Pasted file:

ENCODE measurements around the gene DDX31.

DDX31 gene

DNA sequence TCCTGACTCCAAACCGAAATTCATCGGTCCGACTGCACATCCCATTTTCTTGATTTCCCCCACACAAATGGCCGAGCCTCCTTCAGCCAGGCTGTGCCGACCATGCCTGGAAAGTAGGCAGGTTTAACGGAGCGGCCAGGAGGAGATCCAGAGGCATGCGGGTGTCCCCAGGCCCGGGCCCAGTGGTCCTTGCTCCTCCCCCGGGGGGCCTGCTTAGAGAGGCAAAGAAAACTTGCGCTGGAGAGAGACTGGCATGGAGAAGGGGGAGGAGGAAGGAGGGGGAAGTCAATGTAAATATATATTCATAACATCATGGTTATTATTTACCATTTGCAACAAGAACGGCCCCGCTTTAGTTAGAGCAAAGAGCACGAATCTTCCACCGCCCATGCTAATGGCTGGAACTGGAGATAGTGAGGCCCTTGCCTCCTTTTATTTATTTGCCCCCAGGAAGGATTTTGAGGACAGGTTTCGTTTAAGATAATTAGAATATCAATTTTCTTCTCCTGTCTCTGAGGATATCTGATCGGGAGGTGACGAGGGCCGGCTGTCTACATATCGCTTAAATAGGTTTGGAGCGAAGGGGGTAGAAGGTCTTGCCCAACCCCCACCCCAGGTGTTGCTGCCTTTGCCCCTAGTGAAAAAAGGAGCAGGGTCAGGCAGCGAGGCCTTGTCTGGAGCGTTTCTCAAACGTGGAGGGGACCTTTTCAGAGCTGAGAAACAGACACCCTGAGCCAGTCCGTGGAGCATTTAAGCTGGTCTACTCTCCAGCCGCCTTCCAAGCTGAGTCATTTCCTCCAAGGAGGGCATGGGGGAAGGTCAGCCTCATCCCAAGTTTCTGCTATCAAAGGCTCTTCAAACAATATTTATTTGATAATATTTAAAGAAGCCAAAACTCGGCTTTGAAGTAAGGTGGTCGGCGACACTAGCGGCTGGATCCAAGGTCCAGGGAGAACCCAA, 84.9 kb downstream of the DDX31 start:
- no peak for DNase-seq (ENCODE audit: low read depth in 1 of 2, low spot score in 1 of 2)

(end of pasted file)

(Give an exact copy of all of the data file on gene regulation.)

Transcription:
ENCODE measurements around the gene DDX31.

DDX31 gene

DNA sequence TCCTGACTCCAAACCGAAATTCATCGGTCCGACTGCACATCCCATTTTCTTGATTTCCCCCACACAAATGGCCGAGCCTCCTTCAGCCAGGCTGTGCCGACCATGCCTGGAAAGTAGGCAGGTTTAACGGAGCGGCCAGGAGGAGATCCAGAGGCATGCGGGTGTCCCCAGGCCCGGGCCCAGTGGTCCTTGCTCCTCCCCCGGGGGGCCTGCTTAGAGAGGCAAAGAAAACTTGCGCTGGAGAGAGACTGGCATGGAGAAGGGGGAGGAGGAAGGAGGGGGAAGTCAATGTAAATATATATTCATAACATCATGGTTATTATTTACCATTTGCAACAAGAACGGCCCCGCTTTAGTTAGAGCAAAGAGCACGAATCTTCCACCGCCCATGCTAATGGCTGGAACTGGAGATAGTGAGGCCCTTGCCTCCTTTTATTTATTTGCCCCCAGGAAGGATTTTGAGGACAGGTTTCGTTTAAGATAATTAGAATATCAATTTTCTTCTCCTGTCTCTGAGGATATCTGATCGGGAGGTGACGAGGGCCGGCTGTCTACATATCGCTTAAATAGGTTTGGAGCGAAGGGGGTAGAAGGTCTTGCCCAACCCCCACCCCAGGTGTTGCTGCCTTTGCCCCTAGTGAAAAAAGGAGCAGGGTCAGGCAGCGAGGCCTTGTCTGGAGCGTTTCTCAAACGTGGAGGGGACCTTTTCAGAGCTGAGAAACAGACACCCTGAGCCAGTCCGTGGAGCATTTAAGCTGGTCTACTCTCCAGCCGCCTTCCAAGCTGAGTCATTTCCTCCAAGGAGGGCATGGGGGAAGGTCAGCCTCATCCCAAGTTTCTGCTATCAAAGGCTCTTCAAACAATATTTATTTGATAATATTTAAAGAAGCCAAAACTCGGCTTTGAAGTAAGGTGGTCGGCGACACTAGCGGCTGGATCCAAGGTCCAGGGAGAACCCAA, 84.9 kb downstream of the DDX31 start:
- no peak for DNase-seq (ENCODE audit: low read depth in 1 of 2, low spot score in 1 of 2)